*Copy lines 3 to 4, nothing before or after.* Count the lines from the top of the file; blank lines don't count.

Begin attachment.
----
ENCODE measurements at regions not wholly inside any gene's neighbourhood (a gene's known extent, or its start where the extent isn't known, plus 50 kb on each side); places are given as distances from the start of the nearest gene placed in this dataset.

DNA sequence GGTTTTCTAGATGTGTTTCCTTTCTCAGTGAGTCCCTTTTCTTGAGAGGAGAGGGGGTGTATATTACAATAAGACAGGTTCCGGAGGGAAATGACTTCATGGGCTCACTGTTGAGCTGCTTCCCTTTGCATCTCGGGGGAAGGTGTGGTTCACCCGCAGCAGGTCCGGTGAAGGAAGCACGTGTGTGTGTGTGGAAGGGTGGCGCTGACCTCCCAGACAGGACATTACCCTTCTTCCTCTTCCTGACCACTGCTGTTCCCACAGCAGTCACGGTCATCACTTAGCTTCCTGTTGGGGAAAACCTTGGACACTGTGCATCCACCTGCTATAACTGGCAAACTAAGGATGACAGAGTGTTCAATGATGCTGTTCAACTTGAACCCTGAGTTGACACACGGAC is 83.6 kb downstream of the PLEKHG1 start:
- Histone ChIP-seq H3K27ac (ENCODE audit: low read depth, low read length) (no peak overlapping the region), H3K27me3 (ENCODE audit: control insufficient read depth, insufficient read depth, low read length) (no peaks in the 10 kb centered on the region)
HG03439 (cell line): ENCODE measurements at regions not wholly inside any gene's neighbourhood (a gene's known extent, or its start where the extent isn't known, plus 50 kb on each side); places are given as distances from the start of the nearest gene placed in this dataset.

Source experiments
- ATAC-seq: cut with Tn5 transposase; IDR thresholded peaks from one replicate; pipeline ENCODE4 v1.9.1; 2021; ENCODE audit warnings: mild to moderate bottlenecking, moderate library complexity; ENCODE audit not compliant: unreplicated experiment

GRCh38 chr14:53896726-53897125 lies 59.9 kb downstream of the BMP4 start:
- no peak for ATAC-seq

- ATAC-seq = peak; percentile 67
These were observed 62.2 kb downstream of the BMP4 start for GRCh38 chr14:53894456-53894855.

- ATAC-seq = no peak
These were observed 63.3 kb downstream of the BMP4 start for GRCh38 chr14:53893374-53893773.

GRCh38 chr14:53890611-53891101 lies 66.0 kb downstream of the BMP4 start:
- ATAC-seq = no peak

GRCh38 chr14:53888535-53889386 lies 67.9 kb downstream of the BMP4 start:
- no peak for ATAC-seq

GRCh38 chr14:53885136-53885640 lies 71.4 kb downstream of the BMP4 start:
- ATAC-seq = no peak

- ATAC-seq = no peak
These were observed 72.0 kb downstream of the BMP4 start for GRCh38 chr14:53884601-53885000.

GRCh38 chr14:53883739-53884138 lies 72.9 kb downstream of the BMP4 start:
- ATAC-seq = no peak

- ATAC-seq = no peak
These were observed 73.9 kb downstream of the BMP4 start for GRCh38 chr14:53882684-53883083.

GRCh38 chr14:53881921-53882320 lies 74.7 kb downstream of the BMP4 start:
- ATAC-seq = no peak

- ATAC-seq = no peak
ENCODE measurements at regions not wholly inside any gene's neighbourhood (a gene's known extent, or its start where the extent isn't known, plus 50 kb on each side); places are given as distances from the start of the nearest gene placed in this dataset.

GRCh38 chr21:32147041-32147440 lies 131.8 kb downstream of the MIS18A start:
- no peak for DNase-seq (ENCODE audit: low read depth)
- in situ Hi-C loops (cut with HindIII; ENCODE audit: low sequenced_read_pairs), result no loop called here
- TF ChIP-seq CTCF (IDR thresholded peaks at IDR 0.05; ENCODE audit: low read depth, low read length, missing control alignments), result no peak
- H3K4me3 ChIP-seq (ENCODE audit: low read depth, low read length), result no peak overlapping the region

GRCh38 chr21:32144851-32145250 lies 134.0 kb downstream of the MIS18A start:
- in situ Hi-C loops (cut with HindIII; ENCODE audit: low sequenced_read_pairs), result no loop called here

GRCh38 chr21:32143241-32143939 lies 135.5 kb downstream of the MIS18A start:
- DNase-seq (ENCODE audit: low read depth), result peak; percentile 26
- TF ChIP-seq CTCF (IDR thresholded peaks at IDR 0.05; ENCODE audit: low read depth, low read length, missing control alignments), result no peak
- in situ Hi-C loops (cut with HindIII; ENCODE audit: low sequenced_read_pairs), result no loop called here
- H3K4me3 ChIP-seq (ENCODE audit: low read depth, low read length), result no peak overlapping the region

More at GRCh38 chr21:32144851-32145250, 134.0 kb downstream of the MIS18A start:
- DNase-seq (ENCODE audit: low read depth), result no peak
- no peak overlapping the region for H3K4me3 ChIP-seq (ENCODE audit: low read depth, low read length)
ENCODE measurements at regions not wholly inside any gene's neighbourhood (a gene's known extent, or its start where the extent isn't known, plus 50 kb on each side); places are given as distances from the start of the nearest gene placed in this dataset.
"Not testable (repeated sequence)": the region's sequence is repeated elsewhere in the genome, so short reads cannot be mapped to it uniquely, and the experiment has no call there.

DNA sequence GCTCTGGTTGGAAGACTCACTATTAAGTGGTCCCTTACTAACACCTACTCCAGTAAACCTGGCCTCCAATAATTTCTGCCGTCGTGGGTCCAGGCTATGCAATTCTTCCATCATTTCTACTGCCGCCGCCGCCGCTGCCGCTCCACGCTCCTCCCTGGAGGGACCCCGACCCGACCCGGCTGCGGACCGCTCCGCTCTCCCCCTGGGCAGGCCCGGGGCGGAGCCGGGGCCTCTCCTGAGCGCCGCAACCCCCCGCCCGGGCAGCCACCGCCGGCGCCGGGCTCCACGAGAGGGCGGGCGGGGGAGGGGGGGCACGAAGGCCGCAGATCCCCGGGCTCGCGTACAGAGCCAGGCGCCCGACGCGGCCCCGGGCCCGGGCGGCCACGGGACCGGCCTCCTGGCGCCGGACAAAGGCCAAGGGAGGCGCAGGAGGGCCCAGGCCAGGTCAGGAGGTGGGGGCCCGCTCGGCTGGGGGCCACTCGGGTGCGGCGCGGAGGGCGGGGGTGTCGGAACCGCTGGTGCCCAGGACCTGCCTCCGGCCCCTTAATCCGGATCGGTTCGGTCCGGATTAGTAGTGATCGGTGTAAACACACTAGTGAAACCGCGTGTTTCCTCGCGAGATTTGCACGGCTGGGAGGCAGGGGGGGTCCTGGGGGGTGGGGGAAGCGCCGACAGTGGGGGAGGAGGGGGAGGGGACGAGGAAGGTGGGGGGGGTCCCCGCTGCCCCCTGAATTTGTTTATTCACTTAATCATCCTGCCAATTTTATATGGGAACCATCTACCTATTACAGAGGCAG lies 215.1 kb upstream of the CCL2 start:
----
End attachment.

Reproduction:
- Histone ChIP-seq H3K27ac (ENCODE audit: low read depth, low read length) (no peak overlapping the region), H3K27me3 (ENCODE audit: control insufficient read depth, insufficient read depth, low read length) (no peaks in the 10 kb centered on the region)
HG03439 (cell line): ENCODE measurements at regions not wholly inside any gene's neighbourhood (a gene's known extent, or its start where the extent isn't known, plus 50 kb on each side); places are given as distances from the start of the nearest gene placed in this dataset.